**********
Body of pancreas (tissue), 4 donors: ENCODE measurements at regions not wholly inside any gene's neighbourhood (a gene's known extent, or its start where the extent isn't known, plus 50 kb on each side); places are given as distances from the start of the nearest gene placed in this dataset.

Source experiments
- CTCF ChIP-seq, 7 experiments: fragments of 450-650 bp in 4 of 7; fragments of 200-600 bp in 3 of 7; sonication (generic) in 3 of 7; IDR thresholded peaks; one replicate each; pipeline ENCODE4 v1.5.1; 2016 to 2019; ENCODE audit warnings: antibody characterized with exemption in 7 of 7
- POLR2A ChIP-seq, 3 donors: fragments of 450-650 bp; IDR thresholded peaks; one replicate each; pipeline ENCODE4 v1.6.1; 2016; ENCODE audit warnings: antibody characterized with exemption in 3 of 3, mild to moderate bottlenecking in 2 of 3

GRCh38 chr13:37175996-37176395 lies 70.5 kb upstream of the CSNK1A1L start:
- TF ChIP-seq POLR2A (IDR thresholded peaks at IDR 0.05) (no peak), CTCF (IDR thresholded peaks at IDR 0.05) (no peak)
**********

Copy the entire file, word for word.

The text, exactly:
Body of pancreas (tissue), 4 donors: ENCODE measurements at regions not wholly inside any gene's neighbourhood (a gene's known extent, or its start where the extent isn't known, plus 50 kb on each side); places are given as distances from the start of the nearest gene placed in this dataset.

Source experiments
- CTCF ChIP-seq, 7 experiments: fragments of 450-650 bp in 4 of 7; fragments of 200-600 bp in 3 of 7; sonication (generic) in 3 of 7; IDR thresholded peaks; one replicate each; pipeline ENCODE4 v1.5.1; 2016 to 2019; ENCODE audit warnings: antibody characterized with exemption in 7 of 7
- POLR2A ChIP-seq, 3 donors: fragments of 450-650 bp; IDR thresholded peaks; one replicate each; pipeline ENCODE4 v1.6.1; 2016; ENCODE audit warnings: antibody characterized with exemption in 3 of 3, mild to moderate bottlenecking in 2 of 3

GRCh38 chr13:37175996-37176395 lies 70.5 kb upstream of the CSNK1A1L start:
- TF ChIP-seq POLR2A (IDR thresholded peaks at IDR 0.05) (no peak), CTCF (IDR thresholded peaks at IDR 0.05) (no peak)